Until 2006 the criminal law discovery process in Massachusetts created, at least in some cases, a level playing field. The prosecution was obligated, with limited exception, to surrender all of its evidence to the defense. This duty required disclosure of all known witnesses, their statements, evidence of which the district attorney had knowledge, all exculpatory evidence and more. The defense on the other hand was required to do no more than provide the district attorney with a list of witnesses it would call at trial along with their addresses and dates of birth. The only exception to this involved the use of expert witnesses whose opinions and the basis therefore had to be disclosed in a manner that gave the prosecution adequate notice of their anticipated testimony.
One of the crimes most frequently defended by Massachusetts criminal lawyers is the case of domestic assault and battery. The statute prohibiting the conduct is Massachusetts General Laws Chapter 265 Section 13A. Not many people are aware that the crime of assault and battery in Massachusetts is a misdemeanor, punishable by up to two and one half years in the house of correction and a one thousand dollar fine. The term “domestic” does not change the actual criminal charge. Rather, it is a description commonly used by lawyers and lay people alike in reference to someone in a relationship causing physical harm to the other person in that relationship. Massachusetts judges and district attorneys for some reason seem to view assault and battery cases of this nature as being more serious than other assaultive conduct; i.e. a fist fight. For this very reason anyone charged with hitting or threatening a domestic partner should not go into court without a lawyer.
Why Are These Cases Taken So Seriously in Massachusetts?
The answer to this question is simple. The risk of harm to the victim coupled with the consequences facing the accused trigger great scrutiny of these cases. As to the victim, the prosecution and judges want to make sure that they are safe. Domestic issues are emotional issues and rationality often takes a backseat to reason and logic when emotions are tested. Ensuring that the complainant is safe from further attack is the first order of business. On the other hand, someone needs to protect the accused to make sure that his or her rights are protected as well. Domestic assault and battery allegations prompt the issuance of restraining orders. A violation of a restraining order can in some instances be a felony. For instance, an assault and battery in violation of a restraining order is a felony that can result in a five-year prison sentence. This again is reason enough for anyone charged with this crime to be represented by a lawyer.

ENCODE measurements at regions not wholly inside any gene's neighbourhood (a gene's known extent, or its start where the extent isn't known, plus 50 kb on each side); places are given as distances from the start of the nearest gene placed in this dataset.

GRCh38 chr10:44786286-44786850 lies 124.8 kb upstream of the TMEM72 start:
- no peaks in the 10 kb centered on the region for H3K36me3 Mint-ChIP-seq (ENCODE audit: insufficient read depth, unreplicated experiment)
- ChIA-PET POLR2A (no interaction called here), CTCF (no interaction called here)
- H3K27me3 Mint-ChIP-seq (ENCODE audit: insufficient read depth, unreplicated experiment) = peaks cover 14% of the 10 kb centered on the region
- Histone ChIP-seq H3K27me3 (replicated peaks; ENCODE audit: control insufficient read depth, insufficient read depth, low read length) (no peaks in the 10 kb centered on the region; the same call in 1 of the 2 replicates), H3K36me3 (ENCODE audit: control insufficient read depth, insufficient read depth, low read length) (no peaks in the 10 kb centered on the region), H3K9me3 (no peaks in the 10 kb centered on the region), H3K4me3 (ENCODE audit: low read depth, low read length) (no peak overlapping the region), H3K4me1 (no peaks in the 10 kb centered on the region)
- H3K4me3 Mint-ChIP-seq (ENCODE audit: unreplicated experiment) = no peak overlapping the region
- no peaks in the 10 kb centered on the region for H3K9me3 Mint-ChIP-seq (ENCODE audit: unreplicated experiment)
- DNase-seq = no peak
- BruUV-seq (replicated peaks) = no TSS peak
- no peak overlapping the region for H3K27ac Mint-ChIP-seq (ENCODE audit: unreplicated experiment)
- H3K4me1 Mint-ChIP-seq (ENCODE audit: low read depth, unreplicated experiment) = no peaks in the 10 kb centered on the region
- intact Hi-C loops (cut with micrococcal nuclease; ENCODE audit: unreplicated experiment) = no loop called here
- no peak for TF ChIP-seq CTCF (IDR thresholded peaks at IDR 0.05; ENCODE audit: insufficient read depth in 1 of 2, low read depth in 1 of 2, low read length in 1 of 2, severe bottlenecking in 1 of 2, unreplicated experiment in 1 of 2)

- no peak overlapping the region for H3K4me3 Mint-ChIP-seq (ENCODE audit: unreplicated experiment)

What if I Didn’t Do Anything and the Complainant is Lying?
The sensitivity and volatility of domestic assault and battery cases usually leads judges, at least initially, to side with the complainant. No judge wants to see his or her name in the paper with an accusation that they did nothing to protect a “victim” in a domestic case. So, absent effective representation they will render harsh judgments against the accused in the form of restraining orders, pretrial detention and stiff sentences. An experienced criminal defense lawyer, properly prepared, will be able to demonstrate to the judge in appropriate circumstances that the accusations are lies. This can be done by getting witnesses to appear in court to refute the charges, show a pattern of lies in restraining order affidavits, reveal illicit motives for the duplicitous complaints and more. There is always a reason for making a false complaint of domestic abuse and a skilled defense lawyer will demonstrate this to the judge or jury. Aggressive defenses in these matters are often necessary and a quick start on your defense can save you the trouble of trying to vacate restrictions on your life at a later time.
Why Do People Lie In Domestic Abuse Cases?
There are many reasons people lie in domestic assault and battery cases. Sometimes people want to control their partner. If the complainant fears that the accused is planning to leave them a restraining order or complaint of domestic abuse gives them control during the pendency of the case. They can lie and tell the judge that the defendant violated the restraining order if the defendant does not do as they demand. Sometimes people wrongly believe that an accusation of domestic abuse will give them the upper hand in a divorce or child custody proceeding. Other times, abusing the courts with false claims of abuse is a way of “getting even” with a cheating spouse. Other times it is done out of pure evil. A good criminal defense lawyer will work with you to expose the “victim’s” illicit motives and get you a proper result in court.
In late November of this year the Massachusetts Supreme Judicial Court decided the case of Commonwealth v. Humberto H. The issue on appeal was 1) whether there existed sufficient evidence to sustain the complaint and 2) whether the judge had to arraign the defendant prior to dismissing the complaint.